Act of July 26, 1866 (14 Stat. 253);
Act of July 9, 1870 (16 Stat. 218);
Act of March 3, 1877 (19 Stat. 377).
Acts of Congress which provide for the conveyance, or reservation for use by the Government, of undisposed of [undisposed-of] water balances, obviously are valid and appropriate. The Supreme Court of the United States, and its subordinate Federal tribunals, in confirmation of this ownership and right of disposal, hold that the Govenment, by setting aside an Indian reservation in the arid region (where livelihood by agriculture means irrigation) by necessary implication reserved the needed water;
Winters v. U. S., 207 U. S. 564, 577;
Skeem v. U. S., 273 Fed. 93, 95 (9th Circ't).
Under the same principle, as put into effect by the decree in U. S. v. Truckee River General Electric Co. (following judicial approval of the Special Master's report which adopted the rule), withdrawals and surveys for the Newland's project in Nevada, followed by its adoption and construction (all under the Reclamation Act), constituted a reservation of the neces-


sary unappropriated waters. It happens that California itself is the site of one of the rare instances in which state tribunals have touched upon the question:
Silver Lake Power and Irrig. Co. v. City of Los Angeles, 176 Cal. 96, 97, 103 to 104; 167 Pac. 697, 698, 700.
The decision (by a unanimous court) is to the effect that a withdrawal order, under the Reclamation Act, of lands (for reservoir sites and works, etc., as for the Orland project) on which notices of appropriation were previously posted by private parties and much work done in carrying forward said appropriations, extinguished the appropriators' rights, and that (although such withdrawal proved to be temporary and the Government project was not carried out) an Act of Congress conveying the same waters to the City, passed before the restoration of the lands, would be valid and effective as against such original appropriators and all others coming after said withdrawal.



43. By reason of practical considerations, we here again should be able to avoid extensive argument or discussion of the governing legal principles.


The proof of the occupancy and use by the tribe of the lands of the reservations and of the waters traversing same, since an even earlier time than the year 1881, is quite clear (Transcript, pp. 4421 to 4426, 4502, 4503, Vol. 24). The formal establishment and setting aside of the reservation by the Government for the use of the Indians thereon and their successors is evi-


denced by documents and testimony (Transcript, pp. 4491 to 4495, Vol. 24). Proof was further made of the peculiar physical conditions as to stream flow, availability of water, and the unrelated character of its use as to other defendants in the cause (Transcript, pp. 4545 to 4546). The amounts of water necessary for stock and domestic purposes and for irrigation (expressed in maximum figures which


obviously are conservative as an estimate of the early uses) are also available in the record (Transcript, pp. 4504 to 4508, and 4545 to 4547, Vol. 24). These matters, as set down in the finding, come to us in the record as uncontroverted facts. In addition to the right acquired by occupancy and use, as of April 15, 1881, which the Government holds as guardian of the Indians under well known laws, there is its reservation of the same waters as of the date of the creation of the land reserve (see Winters v. U. S., and Skeem v. U. S., cited in paragraph 42). It will be noted that these priorities with that founded on the later pump diversions for the irrigation of the 15 acres are inclusive one of the other so as to limit the total to 1 cubic foot per second. We are venturing to assume that the inconsiderable maximum figures for the right, and reasonable marking of priority dates in that relation, will be approved by the Master and the court, and generally assented to by defendants.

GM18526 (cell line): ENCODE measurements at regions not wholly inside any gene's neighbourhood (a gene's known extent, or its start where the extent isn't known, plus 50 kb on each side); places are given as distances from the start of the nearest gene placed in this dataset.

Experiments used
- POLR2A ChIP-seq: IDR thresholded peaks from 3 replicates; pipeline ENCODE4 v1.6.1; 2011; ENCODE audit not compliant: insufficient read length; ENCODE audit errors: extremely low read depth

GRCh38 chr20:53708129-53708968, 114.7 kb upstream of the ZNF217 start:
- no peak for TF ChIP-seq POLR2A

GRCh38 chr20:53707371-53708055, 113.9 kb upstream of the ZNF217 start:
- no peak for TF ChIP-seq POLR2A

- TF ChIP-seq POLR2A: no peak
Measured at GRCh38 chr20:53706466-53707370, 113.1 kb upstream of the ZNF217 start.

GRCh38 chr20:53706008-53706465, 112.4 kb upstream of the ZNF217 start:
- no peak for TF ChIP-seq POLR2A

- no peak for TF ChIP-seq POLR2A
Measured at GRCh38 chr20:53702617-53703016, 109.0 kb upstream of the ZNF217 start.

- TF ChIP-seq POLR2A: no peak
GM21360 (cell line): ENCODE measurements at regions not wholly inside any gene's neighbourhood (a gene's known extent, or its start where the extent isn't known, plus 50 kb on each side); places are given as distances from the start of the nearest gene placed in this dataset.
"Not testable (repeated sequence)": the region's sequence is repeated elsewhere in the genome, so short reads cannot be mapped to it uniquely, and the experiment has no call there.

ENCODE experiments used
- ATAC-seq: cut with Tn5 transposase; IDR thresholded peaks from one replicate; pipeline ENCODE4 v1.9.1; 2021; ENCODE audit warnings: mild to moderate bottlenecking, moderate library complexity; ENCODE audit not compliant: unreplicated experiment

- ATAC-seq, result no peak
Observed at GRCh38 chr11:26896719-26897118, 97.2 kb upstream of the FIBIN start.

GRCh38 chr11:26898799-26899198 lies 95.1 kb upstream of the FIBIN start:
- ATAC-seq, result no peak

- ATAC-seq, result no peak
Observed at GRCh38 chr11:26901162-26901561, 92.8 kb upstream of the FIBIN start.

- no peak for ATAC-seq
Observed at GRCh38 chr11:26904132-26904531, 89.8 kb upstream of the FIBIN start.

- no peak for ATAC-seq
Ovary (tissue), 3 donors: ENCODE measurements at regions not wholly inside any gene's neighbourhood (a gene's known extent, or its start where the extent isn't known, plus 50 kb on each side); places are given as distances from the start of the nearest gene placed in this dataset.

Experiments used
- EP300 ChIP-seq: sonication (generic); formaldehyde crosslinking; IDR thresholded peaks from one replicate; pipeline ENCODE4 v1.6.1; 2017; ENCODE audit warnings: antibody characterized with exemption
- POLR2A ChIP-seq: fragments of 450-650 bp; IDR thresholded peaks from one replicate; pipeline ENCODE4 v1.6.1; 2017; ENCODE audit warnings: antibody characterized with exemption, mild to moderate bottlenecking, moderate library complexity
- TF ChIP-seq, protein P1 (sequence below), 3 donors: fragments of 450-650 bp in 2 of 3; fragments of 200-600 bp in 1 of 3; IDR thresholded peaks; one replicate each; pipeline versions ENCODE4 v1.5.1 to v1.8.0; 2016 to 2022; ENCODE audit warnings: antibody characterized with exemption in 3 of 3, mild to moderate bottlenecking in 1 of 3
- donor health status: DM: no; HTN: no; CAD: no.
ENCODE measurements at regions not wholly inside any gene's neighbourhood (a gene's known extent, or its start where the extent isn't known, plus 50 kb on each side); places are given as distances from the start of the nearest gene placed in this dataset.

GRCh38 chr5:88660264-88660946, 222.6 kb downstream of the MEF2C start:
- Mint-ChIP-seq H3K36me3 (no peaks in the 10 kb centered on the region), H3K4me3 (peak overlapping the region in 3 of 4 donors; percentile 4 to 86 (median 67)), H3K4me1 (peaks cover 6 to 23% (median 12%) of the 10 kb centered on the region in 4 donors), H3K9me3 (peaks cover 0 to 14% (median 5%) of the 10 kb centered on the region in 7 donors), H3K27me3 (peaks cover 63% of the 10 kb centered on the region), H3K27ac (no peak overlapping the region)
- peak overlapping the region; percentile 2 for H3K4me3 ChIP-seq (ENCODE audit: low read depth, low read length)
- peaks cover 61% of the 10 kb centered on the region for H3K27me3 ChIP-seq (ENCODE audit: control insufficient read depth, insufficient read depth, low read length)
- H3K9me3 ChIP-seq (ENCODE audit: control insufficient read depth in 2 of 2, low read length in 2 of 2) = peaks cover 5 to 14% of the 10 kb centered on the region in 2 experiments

44. A glance at plaintiff's Exhibit 2 will show that Stony Creek, with its many tributaries, traverses a


very great number of private holdings, and that the aggregate area of riparian lands in the watershed is quite large. However, the riparian claims which were urged and had any measure of effective support


in this proceeding cover but a very small proportion of the lands thus shown. This curtailment was in part accomplished by way of disclaimers and orders pro confesso, upon which an appropriate decree will be made herein, as exemplified by Articles XI to XV of the findings. Failures to make

[ Uh, whether or not they made them, the government drafted the Findings and the Decree, so all such "make proof" in the transcripts got ignored. ]

proof under answers setting up such claims, and a decision by a very considerable number of the defendants (although presumptive owners of riparian lands) to limit their claims

And the conflicts of interest by the local bar requiring them to protect the appropriators and abandon the riparians took care of whatever other legitimate riparian claims there were. ]

to those founded upon appropriations accounted for another group. A further subtraction was due to failures in proof in a number of instances in which riparian claims were actively urged and endeavored to be supported by testimony and evidence. It is also a notable circumstance that such riparian claims as are left for adjudication in the proceeding have assumed the form of requests for sufficient water to irrigate stated areas of land. A so-called Riparian Schedule is made part of Article XXIII of the findings, and contains the names, and the descriptions of the irrigable lands, of such of these defendants as succeeded in making proof of their ownership of riparian areas. The showing which had to be made in order to accomplish this is aptly illustrated by the text of the first paragraph of said Article XXIII. It was essential that each of said defendants show that his ownership of each parcel of the land claimed to be riparian came